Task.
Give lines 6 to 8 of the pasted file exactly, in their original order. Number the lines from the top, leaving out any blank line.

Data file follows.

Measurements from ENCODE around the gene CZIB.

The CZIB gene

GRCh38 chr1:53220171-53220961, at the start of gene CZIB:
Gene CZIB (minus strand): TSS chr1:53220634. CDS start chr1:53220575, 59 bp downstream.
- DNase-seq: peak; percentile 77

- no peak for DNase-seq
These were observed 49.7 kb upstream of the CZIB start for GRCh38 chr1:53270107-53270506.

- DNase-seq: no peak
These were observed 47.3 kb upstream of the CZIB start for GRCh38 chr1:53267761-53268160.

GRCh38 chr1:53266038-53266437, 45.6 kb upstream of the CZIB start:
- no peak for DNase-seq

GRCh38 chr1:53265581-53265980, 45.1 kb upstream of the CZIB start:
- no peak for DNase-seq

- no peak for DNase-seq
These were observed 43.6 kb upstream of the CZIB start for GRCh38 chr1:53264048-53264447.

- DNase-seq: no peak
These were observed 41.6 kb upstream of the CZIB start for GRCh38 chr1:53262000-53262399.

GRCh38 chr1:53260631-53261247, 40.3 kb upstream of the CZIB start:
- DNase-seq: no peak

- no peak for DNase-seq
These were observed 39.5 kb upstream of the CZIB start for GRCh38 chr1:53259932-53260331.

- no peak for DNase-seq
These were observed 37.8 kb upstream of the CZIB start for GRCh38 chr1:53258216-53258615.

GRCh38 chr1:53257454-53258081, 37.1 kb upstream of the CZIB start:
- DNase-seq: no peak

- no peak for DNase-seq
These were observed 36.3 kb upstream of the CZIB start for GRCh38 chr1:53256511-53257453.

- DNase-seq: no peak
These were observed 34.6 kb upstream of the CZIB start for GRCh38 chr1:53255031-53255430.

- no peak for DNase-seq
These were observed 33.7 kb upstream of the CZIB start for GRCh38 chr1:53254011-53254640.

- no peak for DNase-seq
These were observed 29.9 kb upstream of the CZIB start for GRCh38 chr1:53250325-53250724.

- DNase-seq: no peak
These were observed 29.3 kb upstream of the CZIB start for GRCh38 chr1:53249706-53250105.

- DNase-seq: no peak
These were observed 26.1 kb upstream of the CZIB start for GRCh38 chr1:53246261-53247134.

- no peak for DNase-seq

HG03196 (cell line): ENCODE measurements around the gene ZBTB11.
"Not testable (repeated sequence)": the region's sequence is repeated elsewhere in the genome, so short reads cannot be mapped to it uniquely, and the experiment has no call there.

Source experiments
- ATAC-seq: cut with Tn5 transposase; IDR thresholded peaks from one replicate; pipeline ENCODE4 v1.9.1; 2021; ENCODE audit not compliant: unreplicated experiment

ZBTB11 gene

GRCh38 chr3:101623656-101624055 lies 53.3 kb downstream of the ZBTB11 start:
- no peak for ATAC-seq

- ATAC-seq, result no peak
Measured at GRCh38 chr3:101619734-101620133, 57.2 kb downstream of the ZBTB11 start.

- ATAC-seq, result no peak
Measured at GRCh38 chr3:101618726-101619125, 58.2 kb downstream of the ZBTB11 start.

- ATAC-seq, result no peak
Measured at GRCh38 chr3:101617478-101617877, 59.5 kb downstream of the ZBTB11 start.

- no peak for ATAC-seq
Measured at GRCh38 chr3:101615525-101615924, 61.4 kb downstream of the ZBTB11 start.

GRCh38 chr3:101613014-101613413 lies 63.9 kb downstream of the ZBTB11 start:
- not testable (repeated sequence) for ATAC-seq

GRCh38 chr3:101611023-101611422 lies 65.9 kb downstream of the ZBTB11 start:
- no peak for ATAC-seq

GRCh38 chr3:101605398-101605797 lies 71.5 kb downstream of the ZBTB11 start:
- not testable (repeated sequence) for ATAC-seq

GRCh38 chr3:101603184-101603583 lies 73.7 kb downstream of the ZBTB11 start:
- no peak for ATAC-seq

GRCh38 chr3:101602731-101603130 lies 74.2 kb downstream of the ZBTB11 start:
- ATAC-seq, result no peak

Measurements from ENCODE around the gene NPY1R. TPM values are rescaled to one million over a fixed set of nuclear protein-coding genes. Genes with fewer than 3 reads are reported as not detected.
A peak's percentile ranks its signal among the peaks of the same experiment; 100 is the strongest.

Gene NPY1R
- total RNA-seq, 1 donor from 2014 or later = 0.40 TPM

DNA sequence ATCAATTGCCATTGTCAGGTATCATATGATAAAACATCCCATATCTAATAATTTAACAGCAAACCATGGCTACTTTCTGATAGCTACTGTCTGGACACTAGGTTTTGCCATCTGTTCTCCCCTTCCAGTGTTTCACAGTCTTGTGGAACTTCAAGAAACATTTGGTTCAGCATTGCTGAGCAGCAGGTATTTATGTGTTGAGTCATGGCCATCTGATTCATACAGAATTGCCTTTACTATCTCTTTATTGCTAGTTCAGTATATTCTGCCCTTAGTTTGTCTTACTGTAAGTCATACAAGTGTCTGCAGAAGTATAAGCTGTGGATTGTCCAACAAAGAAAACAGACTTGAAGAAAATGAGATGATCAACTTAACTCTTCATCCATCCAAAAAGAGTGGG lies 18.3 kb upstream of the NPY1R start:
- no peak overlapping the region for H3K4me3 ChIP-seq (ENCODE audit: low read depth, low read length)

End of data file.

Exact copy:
- no peak for DNase-seq
These were observed 49.7 kb upstream of the CZIB start for GRCh38 chr1:53270107-53270506.

- DNase-seq: no peak